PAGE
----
Sometimes the most impactful educational experiences take place far outside of classroom walls. For sophomore Frank Gaetani, a social work major from Lynnbrook, N.Y., one lesson he will never forget came during a visit to a juvenile detention center in El Paso, Texas. Gaetani visited the center as part of a recent University course on immigration in America.
While in the center, Gaetani and his classmates spoke with young people who migrated to the United States alone to escape economic struggles and violence in their own countries. After long and dangerous journeys, many were facing deportation back to their homes.
“It’s hard hearing their stories because the fact that they choose to go through this means they’re coming from somewhere even worse,” Gaetani said. “It breaks my heart to know the things they struggle with because I can’t imagine being their age and having to do it.”
Gaetani was one of eight Catholic University students to participate in the immigration course, which was organized by the Office of Campus Ministry and the National Catholic School of Social Service (NCSSS). After a semester of weekly meetings, the course culminated in a two-week border immersion trip to El Paso and Las Cruces, N.M. The purpose was to help students learn about the realities of immigration, including current government policies, and the Catholic Church’s position on the issue.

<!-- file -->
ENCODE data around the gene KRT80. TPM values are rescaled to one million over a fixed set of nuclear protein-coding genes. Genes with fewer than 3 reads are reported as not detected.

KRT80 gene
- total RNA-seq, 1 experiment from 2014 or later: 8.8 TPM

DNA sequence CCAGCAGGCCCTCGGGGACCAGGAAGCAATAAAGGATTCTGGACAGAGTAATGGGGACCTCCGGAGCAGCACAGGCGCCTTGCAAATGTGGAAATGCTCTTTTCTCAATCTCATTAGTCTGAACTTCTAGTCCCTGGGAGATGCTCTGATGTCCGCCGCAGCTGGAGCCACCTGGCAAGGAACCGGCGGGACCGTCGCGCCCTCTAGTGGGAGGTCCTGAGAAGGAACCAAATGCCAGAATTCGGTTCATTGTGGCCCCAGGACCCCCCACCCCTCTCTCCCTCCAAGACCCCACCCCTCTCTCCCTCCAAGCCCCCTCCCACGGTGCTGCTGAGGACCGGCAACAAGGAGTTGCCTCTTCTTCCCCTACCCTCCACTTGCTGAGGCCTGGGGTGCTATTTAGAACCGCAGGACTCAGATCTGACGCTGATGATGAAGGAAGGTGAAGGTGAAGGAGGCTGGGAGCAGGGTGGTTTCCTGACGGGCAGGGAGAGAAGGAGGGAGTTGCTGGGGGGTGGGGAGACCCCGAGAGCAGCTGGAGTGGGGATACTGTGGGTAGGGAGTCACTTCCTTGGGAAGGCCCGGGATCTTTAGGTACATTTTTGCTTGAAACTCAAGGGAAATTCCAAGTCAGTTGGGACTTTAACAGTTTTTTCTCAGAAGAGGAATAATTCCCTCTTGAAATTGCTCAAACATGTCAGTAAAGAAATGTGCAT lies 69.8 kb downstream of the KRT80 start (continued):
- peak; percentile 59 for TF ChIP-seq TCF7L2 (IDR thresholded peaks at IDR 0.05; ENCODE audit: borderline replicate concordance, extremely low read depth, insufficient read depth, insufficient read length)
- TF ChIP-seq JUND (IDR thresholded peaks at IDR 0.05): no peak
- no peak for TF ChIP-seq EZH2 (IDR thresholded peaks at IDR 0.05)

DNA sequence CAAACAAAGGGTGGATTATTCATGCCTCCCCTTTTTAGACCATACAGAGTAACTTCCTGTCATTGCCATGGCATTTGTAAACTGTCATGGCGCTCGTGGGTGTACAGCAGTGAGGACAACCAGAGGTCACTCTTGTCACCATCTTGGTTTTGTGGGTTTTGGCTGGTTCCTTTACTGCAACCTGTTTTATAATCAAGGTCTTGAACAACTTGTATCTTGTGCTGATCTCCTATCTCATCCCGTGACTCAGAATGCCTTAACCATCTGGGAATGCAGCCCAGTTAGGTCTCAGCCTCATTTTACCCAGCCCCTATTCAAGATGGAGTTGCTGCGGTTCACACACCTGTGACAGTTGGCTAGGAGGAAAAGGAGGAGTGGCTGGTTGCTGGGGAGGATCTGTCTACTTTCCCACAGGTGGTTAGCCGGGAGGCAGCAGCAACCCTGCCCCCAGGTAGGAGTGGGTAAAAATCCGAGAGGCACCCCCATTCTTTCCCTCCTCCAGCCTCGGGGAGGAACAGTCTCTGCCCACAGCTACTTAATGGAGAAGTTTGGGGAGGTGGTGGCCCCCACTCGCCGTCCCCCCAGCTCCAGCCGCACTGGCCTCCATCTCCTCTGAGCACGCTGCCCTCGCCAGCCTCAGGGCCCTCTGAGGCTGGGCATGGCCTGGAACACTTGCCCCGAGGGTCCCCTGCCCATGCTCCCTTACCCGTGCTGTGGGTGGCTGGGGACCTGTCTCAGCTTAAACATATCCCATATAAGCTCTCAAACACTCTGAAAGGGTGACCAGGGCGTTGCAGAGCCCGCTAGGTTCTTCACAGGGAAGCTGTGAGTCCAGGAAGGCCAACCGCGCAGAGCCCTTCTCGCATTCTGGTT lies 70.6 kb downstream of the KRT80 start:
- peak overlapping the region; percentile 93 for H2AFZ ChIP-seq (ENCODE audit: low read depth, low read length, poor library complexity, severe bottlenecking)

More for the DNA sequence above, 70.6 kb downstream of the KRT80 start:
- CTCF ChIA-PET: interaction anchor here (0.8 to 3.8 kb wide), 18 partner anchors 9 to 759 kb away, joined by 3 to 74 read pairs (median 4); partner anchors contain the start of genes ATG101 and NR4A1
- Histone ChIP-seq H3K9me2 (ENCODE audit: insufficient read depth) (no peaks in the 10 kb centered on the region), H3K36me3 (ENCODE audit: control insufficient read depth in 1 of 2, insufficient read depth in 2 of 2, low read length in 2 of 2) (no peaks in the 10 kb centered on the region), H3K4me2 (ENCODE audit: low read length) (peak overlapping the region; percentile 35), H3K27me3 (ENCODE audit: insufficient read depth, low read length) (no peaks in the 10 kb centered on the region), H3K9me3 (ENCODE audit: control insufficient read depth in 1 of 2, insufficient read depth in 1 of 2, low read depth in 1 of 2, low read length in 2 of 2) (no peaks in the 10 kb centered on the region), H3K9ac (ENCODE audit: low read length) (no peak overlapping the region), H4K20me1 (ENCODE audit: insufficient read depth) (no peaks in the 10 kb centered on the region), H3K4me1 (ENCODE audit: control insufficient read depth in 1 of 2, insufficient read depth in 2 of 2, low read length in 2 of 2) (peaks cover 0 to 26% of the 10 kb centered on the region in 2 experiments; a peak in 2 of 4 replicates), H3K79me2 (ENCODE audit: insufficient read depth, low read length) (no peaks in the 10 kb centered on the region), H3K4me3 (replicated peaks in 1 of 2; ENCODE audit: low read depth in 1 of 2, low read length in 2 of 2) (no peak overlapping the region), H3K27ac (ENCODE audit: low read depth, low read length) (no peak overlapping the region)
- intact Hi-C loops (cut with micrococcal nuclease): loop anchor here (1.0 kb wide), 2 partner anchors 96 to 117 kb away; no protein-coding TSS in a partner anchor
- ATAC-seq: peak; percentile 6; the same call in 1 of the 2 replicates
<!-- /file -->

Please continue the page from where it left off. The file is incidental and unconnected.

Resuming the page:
NCSSS Dean Will Rainford, who taught the course with Sister Ruth Harkins, I.H.M., associate campus minister for graduate and professional studies, said he hoped students on the trip would encounter immigrants and hear firsthand about their struggles, successes, and hopes.
“I think it’s very important for Catholic University to find ways to actualize Catholic social teaching for our students and for me, that’s what trips like this are all about,” Rainford said. “There’s no way for students to learn about the migrant’s lived experiences, other than by moving out of their comfort zones and relating to people who are out of their normal sphere.”
“Mission trips provide students with an opportunity to put their faith into action,” said Sister Ruth. “These experiences empower them to make the Gospel come alive through acts of charity and justice for all God's people.”